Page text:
"Look at the bubbles," she says pointing at the album cover in which she is photographed in mock-rapture amid bubbles – like a glamorous West Ham fan celebrating avoiding relegation. [?] "They wanted the bubbles," she says of her record company. "And I said 'Why not?'" The subtext: don't judge me for that, judge me for the 20 years of work inside – for my velvety legato, my spectacular coloratura, my sprightly melismas, my formidably maturing technique. [By all means!]

And we should. But we should also recognise that Sospiri is a collection of quieter arias conceived as mood music. There is a nagging sense that, for all its impeccable performances, this is just the CD that a Classic FM DJ could slip on at about 9.30pm while its demographic drifts off over Ovaltine.

But while Sospiri may belong to a genre satirised 30 years ago in the title of Monty Python's Contractual Obligation Album, this disc of Italianate lollipops – Casta Diva, Una Voce Poco Fa, Ombra Mai Fu – also reminds us what makes Bartoli an overwhelmingly iconoclastic artist. The CD includes her interpretation of Gelido in Ogni Vena from Vivaldi's Farnace. It was Vivaldi, the forgotten composer of vocal music, whom she disinterred nearly 12 years ago. Her 1999 Vivaldi album made millions realise the Venetian wrote something other than The Four Seasons.

Were you using your star clout to do something you thought artistically worthwhile? "Yes. It was a success that was not anticipated and that gave me heart to carry on with other reinvestigations of neglected music." Decca, no doubt suspecting Bartoli had the golden touch, bankrolled albums that looked commercially dubious – her album of Gluck's Italian arias, another called Opera Proibita featuring music from operas banned by the church in her native Rome at the start of the 18th century, a disc of castrati arias and an album that paid homage to her 19th-century heroine Maria Malibran. All sold in the hundreds of thousands. "After this experience with Vivaldi, I thought may be I can do more research, more recording of esoteric works – and keep singing the popular classical repertoire as well."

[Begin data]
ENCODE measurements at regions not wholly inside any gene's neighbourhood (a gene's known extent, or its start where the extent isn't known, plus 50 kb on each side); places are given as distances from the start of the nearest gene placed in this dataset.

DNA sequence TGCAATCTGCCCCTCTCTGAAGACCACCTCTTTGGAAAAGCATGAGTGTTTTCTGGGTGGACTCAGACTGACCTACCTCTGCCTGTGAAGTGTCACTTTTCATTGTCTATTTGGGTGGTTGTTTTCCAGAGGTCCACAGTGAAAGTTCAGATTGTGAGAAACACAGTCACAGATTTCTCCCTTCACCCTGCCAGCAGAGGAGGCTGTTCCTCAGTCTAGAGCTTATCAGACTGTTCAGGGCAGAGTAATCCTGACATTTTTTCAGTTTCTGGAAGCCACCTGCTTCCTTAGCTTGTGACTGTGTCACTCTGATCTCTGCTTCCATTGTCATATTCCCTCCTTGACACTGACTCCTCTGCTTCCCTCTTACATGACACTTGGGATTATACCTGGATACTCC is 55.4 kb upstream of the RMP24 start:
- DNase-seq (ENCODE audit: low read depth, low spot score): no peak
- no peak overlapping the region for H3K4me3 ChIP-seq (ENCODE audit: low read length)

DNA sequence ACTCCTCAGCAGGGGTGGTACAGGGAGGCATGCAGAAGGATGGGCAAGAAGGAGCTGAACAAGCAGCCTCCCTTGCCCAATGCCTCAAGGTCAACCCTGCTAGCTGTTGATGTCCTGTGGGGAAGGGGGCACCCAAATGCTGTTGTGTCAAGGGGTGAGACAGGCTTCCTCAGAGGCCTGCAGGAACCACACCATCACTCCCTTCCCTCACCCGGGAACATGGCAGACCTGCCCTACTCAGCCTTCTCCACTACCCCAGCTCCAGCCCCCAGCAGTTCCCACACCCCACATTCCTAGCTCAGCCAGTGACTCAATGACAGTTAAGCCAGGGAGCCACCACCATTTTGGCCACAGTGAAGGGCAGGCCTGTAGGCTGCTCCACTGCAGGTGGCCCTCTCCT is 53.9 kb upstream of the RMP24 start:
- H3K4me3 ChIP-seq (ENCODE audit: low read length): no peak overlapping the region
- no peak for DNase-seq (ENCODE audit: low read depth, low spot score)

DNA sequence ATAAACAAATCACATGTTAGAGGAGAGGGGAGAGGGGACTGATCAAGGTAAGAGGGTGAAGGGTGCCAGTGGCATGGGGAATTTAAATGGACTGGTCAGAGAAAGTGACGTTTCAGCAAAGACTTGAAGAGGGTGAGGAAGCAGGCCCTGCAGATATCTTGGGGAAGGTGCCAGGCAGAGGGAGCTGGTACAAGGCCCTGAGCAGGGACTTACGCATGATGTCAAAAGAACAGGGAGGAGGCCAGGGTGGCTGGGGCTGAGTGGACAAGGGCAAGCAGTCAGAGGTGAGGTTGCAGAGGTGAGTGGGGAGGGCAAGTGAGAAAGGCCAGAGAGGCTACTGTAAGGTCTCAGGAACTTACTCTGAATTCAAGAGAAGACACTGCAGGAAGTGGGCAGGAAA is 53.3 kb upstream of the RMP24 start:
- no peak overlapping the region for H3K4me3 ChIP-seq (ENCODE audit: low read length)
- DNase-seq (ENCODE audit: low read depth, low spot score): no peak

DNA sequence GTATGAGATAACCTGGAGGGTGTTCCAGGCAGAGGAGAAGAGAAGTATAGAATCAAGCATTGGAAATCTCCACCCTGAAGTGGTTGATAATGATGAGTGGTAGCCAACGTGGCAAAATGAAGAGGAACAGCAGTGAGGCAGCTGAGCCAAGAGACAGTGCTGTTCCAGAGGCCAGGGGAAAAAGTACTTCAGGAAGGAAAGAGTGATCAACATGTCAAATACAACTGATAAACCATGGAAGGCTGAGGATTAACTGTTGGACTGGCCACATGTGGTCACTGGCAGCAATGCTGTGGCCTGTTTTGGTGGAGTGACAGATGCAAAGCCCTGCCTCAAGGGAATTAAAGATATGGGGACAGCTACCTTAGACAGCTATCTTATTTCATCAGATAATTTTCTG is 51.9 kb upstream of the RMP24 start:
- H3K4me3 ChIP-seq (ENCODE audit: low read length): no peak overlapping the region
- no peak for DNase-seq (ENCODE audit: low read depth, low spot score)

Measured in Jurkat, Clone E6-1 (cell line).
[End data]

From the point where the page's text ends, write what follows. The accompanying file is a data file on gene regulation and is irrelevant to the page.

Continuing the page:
It is through such research that she has, at least to her satisfaction, managed to retain integrity as a creative artist, bubbles notwithstanding. Inspired by the scholarly conductor Nikolaus Harnoncourt, with whom she worked in her 20s, she has spent much time in European libraries scouring manuscripts to find music from the baroque period or the later bel canto era to reinterpret. Perhaps the best example is her 2008 album Sacrificium, which included 11 world premiere recordings of baroque arias originally sung by genitally-mutilated men.

"I was interested in castrati because what happened to them was the most criminal thing in the history of classical music," she says. "In Italy as many as 4,000 boys were castrated each year for about 100 years. From the families in the south of Italy, where they often had 10 or 12 children, one child would be sacrificed to the knife. They hoped this boy would save the family from poverty. In his time Farinelli was big like Michael Jackson so you can see why they would do it.

"But what a price! They would be castrated at six to seven to ensure the voice would sound like a female. Most of them became just miserable men. If 3,000 were castrated only 100 would make a career. The rest were rejected by society. Those who succeeded had voices with incredible expressivity. They were able to sing from the lowest to the highest registers."

But what could you, with all due respect, a woman, bring to castrati arias? Bartoli laughs at me for the question, which is only what I deserve. "It is difficult for anybody to sing as they did because castrati were men with female voices. These were men with big capacity of oxygen. For women it's impossible to reach the same capacity. Singing the woman repertoire is then much easier."

Why would you sing these challenging castrati arias, and so late in your career? Bartoli's left eyebrow shoots up at this, but she says: "It's because I now have the technique. When you start singing you are fresh you are young, but your technique is not solid. Today I can do much more with my voice than 20 years ago. I'm more in control. I know my instrument better. I'm like a painter, I can paint better – I have more colours in my paintbox."